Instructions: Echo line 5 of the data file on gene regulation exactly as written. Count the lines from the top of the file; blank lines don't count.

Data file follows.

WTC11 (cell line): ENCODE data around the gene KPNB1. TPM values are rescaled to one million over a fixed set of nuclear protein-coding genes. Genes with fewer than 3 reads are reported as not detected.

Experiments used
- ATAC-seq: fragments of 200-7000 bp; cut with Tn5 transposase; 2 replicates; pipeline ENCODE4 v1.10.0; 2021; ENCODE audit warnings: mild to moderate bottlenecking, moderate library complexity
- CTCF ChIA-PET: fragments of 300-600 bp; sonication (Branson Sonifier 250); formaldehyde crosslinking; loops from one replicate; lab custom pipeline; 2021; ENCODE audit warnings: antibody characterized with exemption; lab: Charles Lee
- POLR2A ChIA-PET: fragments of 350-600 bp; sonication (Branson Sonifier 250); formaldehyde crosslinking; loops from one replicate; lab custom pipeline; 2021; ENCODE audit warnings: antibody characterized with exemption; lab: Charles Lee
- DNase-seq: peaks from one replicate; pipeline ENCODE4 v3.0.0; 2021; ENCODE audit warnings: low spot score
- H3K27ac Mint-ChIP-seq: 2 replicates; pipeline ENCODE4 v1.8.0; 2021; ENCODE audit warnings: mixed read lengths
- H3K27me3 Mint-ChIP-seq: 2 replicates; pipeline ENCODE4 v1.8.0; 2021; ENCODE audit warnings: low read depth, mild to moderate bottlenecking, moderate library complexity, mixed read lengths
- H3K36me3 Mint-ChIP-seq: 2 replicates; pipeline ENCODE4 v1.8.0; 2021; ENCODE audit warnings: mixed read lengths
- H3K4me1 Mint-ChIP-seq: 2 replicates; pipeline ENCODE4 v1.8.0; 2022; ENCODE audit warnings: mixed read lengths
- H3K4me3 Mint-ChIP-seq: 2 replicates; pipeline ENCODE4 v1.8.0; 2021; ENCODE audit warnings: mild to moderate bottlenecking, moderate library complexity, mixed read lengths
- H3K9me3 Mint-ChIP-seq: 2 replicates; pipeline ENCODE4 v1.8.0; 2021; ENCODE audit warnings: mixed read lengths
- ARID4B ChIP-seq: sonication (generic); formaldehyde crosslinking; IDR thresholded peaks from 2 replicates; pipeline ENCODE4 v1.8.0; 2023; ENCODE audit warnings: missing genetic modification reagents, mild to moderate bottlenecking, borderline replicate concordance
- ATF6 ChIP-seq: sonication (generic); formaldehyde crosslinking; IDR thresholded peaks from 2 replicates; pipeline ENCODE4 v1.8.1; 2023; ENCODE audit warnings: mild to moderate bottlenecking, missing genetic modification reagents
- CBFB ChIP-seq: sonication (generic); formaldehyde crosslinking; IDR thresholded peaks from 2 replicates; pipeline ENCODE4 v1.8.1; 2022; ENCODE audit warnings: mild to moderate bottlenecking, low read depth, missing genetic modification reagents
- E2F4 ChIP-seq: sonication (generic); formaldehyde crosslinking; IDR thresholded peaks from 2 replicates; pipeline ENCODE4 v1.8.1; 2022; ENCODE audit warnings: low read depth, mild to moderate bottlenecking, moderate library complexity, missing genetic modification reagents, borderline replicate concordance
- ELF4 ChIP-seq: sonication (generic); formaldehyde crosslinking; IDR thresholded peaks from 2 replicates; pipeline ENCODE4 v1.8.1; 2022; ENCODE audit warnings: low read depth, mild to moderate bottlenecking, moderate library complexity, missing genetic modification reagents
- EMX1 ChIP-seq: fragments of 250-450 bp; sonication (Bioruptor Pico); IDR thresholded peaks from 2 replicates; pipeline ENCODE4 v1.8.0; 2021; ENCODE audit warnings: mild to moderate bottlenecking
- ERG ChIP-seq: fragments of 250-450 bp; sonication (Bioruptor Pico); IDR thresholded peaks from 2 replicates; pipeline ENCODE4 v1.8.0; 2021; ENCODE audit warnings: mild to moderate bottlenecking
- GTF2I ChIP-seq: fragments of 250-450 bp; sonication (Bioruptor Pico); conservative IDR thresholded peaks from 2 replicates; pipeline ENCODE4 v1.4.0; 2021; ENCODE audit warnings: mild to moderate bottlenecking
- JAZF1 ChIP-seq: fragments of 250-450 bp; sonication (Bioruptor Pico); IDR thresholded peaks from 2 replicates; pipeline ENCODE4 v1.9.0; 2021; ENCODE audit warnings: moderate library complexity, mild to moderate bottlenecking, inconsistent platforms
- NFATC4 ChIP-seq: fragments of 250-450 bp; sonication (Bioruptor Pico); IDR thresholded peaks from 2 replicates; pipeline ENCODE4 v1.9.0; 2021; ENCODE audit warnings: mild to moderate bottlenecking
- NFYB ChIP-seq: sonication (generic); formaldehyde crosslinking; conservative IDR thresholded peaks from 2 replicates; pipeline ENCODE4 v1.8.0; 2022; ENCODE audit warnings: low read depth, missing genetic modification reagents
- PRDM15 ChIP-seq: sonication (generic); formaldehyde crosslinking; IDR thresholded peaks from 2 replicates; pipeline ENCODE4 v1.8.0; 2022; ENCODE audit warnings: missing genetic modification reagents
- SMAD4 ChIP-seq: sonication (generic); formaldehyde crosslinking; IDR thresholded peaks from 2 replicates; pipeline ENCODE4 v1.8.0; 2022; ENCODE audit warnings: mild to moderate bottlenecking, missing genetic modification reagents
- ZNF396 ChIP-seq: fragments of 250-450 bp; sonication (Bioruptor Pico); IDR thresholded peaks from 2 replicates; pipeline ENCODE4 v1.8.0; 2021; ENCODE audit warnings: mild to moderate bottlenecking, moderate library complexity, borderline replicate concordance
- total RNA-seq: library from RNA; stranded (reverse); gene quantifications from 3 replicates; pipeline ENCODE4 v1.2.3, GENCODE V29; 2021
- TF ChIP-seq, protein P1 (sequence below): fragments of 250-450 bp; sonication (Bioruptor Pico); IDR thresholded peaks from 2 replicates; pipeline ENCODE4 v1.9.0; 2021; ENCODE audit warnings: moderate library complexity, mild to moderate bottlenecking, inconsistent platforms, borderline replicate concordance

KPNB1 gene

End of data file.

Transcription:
- POLR2A ChIA-PET: fragments of 350-600 bp; sonication (Branson Sonifier 250); formaldehyde crosslinking; loops from one replicate; lab custom pipeline; 2021; ENCODE audit warnings: antibody characterized with exemption; lab: Charles Lee